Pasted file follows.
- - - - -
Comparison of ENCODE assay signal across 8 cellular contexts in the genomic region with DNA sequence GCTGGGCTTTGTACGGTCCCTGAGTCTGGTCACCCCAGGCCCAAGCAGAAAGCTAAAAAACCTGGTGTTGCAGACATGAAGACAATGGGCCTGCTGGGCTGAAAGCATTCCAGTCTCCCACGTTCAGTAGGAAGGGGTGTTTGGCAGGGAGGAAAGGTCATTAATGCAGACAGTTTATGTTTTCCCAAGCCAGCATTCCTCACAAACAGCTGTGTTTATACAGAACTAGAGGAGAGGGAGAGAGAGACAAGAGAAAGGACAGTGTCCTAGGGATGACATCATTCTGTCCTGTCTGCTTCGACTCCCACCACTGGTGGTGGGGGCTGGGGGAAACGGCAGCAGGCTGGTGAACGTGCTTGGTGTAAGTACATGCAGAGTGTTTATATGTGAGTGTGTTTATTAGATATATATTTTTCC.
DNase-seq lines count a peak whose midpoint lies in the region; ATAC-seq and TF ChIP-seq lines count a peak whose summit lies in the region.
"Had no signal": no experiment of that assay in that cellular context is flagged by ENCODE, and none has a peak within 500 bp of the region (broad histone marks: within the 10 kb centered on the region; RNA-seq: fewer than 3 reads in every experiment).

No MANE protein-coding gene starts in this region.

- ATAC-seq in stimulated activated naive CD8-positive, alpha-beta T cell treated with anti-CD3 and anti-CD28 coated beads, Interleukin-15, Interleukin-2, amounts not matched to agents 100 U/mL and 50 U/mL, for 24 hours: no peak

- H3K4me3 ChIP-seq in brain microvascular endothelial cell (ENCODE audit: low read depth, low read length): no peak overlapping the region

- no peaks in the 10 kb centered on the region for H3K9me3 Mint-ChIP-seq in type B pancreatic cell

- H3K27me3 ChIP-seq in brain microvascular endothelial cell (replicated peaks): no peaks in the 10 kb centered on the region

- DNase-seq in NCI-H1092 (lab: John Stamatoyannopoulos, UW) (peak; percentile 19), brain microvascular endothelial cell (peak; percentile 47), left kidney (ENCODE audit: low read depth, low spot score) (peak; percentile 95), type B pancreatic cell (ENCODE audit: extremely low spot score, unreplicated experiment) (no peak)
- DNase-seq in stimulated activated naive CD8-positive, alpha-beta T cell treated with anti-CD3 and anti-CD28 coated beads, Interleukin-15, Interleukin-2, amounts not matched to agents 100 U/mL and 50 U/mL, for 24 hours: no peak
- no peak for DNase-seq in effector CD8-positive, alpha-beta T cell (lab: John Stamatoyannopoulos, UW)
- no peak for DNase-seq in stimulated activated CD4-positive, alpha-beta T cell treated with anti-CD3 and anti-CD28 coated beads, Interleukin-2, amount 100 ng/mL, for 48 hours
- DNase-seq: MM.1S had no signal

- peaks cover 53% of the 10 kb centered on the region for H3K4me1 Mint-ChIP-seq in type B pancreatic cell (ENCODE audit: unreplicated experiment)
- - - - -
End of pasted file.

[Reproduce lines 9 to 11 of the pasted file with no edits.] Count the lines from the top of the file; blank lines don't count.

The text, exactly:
- DNase-seq in NCI-H1092 (lab: John Stamatoyannopoulos, UW) (peak; percentile 19), brain microvascular endothelial cell (peak; percentile 47), left kidney (ENCODE audit: low read depth, low spot score) (peak; percentile 95), type B pancreatic cell (ENCODE audit: extremely low spot score, unreplicated experiment) (no peak)
- DNase-seq in stimulated activated naive CD8-positive, alpha-beta T cell treated with anti-CD3 and anti-CD28 coated beads, Interleukin-15, Interleukin-2, amounts not matched to agents 100 U/mL and 50 U/mL, for 24 hours: no peak
- no peak for DNase-seq in effector CD8-positive, alpha-beta T cell (lab: John Stamatoyannopoulos, UW)